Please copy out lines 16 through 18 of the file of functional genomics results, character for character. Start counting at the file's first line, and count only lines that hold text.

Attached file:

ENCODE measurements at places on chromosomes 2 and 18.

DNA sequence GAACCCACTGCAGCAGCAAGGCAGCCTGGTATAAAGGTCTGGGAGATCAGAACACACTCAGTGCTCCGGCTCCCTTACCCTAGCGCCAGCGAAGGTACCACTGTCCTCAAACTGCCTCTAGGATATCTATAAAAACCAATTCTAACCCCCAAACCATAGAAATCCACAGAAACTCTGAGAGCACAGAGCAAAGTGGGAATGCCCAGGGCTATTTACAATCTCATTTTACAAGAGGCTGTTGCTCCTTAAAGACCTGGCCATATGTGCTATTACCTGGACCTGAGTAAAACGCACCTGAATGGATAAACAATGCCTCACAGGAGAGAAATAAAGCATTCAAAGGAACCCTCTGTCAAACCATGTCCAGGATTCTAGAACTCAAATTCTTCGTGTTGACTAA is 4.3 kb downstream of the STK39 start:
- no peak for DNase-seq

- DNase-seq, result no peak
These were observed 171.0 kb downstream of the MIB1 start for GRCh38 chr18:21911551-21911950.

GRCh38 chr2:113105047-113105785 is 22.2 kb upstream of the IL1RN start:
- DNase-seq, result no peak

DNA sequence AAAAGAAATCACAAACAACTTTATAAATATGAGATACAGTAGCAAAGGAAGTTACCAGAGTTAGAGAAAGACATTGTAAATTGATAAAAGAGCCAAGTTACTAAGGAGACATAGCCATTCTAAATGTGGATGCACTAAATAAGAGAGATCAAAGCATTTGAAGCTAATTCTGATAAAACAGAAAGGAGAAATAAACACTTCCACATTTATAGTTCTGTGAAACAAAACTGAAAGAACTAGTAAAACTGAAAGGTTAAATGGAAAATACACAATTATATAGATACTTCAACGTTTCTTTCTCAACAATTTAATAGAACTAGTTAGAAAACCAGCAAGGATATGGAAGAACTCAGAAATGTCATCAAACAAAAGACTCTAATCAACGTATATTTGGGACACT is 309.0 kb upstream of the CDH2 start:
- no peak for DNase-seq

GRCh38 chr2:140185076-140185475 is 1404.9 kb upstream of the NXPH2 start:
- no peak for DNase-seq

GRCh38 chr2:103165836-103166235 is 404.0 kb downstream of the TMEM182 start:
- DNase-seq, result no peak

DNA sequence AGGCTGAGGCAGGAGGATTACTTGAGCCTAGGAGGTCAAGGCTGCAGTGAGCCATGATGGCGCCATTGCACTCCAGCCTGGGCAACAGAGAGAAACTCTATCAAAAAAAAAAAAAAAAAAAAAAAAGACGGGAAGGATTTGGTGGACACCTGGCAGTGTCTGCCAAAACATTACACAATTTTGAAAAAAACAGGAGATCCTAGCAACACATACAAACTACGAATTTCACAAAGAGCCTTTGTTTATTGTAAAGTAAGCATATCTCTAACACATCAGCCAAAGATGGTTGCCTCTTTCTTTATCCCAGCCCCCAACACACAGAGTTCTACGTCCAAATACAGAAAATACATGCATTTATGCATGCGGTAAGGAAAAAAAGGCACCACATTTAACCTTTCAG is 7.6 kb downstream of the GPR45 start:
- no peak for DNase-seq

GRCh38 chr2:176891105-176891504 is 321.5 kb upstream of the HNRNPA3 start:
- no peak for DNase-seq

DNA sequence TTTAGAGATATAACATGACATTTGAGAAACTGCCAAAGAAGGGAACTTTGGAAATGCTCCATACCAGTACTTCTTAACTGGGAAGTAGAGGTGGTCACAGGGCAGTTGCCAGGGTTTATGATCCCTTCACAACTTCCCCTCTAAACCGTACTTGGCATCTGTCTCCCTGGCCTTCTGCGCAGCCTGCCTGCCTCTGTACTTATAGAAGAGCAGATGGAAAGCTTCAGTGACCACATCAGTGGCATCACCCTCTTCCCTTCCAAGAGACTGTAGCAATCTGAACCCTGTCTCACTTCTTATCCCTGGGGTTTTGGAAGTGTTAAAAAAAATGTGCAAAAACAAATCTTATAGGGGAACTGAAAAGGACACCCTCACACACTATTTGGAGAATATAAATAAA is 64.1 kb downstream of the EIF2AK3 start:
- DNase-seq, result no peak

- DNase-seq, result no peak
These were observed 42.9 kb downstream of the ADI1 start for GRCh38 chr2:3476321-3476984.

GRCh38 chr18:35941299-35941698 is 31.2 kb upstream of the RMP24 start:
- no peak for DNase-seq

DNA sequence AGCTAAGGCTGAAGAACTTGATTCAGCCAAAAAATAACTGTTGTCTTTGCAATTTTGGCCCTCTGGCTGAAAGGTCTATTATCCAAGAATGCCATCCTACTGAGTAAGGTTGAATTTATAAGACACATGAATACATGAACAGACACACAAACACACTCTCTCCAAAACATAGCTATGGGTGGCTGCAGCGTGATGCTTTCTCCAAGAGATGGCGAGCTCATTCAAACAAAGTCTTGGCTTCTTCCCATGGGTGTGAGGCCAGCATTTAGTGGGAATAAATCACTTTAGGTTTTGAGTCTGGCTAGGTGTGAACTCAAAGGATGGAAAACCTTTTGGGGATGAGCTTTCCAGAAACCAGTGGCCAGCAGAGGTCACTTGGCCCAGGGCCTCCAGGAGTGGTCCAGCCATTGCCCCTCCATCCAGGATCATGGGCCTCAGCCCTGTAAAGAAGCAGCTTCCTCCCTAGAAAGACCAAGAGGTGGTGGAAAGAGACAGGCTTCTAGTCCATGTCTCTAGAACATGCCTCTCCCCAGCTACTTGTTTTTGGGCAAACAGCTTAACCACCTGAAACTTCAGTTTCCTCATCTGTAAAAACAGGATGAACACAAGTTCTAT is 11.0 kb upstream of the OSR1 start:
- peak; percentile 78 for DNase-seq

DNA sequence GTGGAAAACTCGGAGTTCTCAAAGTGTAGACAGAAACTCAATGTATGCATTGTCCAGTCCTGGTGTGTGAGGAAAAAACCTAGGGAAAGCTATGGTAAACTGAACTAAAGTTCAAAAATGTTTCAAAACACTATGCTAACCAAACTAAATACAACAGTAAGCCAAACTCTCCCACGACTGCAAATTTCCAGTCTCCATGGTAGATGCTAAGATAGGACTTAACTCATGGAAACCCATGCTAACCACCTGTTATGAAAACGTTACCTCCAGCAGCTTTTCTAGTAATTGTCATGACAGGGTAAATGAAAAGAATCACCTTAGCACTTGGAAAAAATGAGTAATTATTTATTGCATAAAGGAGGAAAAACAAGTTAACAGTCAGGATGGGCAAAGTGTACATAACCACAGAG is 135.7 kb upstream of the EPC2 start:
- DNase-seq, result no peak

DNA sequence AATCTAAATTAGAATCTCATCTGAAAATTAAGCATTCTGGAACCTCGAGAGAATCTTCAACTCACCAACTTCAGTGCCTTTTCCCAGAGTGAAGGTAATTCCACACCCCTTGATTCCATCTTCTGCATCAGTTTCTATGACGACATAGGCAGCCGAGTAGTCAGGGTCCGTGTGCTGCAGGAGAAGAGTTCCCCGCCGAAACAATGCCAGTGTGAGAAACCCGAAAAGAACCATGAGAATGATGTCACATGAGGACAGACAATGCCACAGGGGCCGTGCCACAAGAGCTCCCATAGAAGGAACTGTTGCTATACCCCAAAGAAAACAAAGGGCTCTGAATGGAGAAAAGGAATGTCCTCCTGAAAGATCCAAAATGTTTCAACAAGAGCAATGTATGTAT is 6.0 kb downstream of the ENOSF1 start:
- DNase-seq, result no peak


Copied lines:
GRCh38 chr2:176891105-176891504 is 321.5 kb upstream of the HNRNPA3 start:
- no peak for DNase-seq

DNA sequence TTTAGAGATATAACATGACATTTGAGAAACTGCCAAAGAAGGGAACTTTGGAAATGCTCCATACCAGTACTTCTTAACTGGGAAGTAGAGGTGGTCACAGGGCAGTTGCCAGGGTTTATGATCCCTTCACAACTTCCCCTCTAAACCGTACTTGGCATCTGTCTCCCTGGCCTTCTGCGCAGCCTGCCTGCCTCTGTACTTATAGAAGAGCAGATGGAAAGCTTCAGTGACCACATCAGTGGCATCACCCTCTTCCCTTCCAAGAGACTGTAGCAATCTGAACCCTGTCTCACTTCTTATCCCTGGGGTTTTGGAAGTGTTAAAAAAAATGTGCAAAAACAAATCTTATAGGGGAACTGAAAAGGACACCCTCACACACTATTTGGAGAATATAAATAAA is 64.1 kb downstream of the EIF2AK3 start: